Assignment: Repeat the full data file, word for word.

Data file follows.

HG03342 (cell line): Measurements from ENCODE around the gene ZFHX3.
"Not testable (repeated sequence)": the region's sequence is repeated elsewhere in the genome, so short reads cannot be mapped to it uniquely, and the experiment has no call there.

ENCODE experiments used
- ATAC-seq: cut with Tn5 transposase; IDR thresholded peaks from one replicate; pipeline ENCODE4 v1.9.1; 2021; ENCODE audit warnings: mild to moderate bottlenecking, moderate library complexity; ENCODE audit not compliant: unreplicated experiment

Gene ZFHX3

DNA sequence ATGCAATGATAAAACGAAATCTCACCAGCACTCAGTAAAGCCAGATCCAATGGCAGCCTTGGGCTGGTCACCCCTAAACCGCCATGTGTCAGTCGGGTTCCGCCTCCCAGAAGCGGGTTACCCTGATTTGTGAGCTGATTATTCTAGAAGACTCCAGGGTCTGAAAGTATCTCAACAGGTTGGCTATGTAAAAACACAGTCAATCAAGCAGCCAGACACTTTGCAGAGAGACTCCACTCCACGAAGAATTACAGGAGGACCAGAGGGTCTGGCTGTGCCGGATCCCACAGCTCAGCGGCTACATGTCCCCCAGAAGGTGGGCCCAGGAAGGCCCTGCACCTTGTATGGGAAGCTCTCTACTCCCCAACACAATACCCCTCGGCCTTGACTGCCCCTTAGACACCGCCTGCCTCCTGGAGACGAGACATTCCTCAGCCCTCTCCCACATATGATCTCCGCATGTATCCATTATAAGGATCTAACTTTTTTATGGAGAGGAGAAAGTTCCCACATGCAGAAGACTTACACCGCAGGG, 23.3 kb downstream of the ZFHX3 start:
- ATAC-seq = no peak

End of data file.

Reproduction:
HG03342 (cell line): Measurements from ENCODE around the gene ZFHX3.
"Not testable (repeated sequence)": the region's sequence is repeated elsewhere in the genome, so short reads cannot be mapped to it uniquely, and the experiment has no call there.

ENCODE experiments used
- ATAC-seq: cut with Tn5 transposase; IDR thresholded peaks from one replicate; pipeline ENCODE4 v1.9.1; 2021; ENCODE audit warnings: mild to moderate bottlenecking, moderate library complexity; ENCODE audit not compliant: unreplicated experiment

Gene ZFHX3

DNA sequence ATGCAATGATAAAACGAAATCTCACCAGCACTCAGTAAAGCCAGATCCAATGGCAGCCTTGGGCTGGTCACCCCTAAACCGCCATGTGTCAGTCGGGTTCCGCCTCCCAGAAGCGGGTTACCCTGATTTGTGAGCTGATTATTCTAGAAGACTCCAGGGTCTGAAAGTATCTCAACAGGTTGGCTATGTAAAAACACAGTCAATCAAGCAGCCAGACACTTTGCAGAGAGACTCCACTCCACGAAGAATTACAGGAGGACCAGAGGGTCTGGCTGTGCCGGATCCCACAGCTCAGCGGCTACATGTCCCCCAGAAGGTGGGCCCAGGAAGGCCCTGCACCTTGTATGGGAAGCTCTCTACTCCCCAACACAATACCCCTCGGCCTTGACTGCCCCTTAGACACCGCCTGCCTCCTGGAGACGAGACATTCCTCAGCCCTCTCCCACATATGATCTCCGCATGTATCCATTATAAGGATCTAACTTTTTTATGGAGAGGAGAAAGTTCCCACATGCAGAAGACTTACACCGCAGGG, 23.3 kb downstream of the ZFHX3 start:
- ATAC-seq = no peak